Carolyn Cosby, a 63-year-old Ball Ground resident and former head of the Canton T.E.A. Party, said she collected 7,750 signatures, more than the 5,982 signatures required to get her name on the Nov. 4 ballot.
“We feel like we’ve succeeded; it was a monumental task,” Cosby said Tuesday morning before walking into the Elections Office in Canton to submit her petition, along with a dozen or so of her supporters.
Before Cosby can secure a spot on the November ballot, at least 5,982 signatures have to be verified by the Elections Office by Aug. 1, said interim Elections Supervisor Kim Stancil.
“We will have seven to 10 people working on these petitions,” Stancil said, adding the process will come with a cost. “That many signatures, in that amount of time — we don’t have the staff to do that without the extra help.”
Cosby wasn’t the only person Tuesday to submit a petition to get on the November ballot.
Libertarian Jeff Amason submitted his petition to the Secretary of State’s office Tuesday morning, and Stancil said the Elections Office will have two weeks from today to verify the Cherokee County signatures.
Amason said he collected 2,700 signatures — exceeding the required 1,000 — for his petition to run against Rep. Scot Turner (R-Holly Springs) for the House District 21 seat.
Amason was required to get signatures from 1 percent of the number of voters eligible to vote for that office in 2012, Stancil said.
“The percentage is taken from the active registered voters eligible to vote for that office in the last General Election,” Stancil said.
Stancil said some of the more experienced poll workers will be brought in and paid to help run early voting at the Elections Office, while the staff concentrates on verifying thousands of signatures in the coming weeks.
“We’re not planning on using any outside people to work on the petition,” she said.
Elections Office personnel will be going through every page of the petitions of both candidates during the next few weeks — looking for each signer’s printed name, address and signature — to verify that the signer is a registered voter, Stancil said.
“Mrs. Cosby needed 5 percent of the active registered voters that were eligible to vote in the 2010 commission chairman election,” Stancil explained. “She had to come up with 5,982 signatures. So she turned in more than that, in case there were some that weren’t registered voters or the signatures didn’t match.”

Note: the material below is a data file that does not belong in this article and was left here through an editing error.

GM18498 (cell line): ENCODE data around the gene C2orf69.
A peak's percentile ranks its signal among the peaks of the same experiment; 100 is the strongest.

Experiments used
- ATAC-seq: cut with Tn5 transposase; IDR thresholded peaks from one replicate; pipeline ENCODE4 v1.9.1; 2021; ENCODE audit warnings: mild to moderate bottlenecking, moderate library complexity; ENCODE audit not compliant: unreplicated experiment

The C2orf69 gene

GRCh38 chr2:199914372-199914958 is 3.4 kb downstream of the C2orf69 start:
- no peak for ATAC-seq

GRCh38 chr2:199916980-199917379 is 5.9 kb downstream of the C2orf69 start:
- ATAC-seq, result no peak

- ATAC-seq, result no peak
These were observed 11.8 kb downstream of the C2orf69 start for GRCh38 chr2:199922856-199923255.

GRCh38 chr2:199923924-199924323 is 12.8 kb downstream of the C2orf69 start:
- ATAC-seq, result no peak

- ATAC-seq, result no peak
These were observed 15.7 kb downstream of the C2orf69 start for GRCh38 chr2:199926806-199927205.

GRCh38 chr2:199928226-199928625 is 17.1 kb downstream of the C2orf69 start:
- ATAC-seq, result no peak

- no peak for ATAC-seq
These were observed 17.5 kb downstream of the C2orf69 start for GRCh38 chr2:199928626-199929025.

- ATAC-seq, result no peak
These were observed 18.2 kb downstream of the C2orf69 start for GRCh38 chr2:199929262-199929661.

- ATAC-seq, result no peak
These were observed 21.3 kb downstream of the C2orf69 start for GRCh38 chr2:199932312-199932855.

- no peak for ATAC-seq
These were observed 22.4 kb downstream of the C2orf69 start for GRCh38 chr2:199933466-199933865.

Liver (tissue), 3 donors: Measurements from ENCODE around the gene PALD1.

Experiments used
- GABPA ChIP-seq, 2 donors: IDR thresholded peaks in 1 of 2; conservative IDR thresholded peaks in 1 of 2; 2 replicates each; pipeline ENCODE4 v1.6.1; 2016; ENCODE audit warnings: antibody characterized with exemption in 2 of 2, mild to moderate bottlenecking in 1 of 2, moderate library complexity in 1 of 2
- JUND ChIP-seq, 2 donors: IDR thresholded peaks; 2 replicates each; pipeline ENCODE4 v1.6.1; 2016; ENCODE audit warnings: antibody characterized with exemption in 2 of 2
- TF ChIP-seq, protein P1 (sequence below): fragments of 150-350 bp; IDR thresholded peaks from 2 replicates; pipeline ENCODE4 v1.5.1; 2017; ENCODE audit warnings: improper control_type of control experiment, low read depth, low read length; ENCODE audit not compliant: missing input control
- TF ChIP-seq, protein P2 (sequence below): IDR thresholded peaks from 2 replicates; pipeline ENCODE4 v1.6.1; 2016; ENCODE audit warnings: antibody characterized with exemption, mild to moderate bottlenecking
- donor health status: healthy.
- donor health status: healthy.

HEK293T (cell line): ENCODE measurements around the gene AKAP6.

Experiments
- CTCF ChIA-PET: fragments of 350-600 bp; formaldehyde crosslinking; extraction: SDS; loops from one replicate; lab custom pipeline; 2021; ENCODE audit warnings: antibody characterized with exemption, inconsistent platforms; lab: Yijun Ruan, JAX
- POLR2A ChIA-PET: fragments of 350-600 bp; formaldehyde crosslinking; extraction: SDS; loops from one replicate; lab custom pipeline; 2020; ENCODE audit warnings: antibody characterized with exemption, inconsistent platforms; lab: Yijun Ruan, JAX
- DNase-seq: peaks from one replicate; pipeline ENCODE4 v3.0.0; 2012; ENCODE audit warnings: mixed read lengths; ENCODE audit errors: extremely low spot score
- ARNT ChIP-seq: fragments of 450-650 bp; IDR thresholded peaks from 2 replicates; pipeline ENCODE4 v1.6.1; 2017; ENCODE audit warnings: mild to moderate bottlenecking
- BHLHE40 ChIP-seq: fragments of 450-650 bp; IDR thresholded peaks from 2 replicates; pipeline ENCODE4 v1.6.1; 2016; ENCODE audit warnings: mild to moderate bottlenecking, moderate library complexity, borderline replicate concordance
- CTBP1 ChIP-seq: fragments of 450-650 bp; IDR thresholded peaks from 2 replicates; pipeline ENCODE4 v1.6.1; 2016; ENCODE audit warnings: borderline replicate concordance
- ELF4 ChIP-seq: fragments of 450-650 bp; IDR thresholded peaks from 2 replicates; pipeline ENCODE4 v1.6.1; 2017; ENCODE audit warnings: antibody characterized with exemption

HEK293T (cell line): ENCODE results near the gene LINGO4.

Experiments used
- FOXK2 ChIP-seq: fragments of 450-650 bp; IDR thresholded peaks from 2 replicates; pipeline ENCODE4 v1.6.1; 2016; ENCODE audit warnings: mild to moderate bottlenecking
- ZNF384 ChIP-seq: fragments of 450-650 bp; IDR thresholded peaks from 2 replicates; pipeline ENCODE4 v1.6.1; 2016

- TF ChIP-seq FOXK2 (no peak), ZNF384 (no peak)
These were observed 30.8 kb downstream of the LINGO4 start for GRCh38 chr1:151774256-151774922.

Each signature stands alone, Stancil explained, “so, the page will not be thrown out if there’s a signature on it that doesn’t match.”
Last month, an issue was raised as to whether a minor is legally able to sign the oath petition circulators must sign and have notarized, after Cosby’s 14- and 15-year-old grandchildren helped collect signatures.
Stancil said her office is looking into the matter.
“There is no statute in Georgia Election Code regarding the issue of minors signing the oath,” she said Tuesday. “I have, however, contacted the county attorney since this issue has been raised.”
Last week, an ethics complaint was filed against Cosby by Garrett Jamieson, a BridgeMill resident and officer in the Cherokee County Democratic Party.
In the complaints, Jamieson contends Cosby has violated Georgia campaign law by not registering the Canton T.E.A. Party or Georgians for Healthcare Freedom, another group she led, as political committees.
Cosby said at the time the complaints showed her political opponents are “fishing” for something against her.
Holly LaBerge, executive director of the state ethics commission, said last week she could give no timeline of when the complaint would be addressed.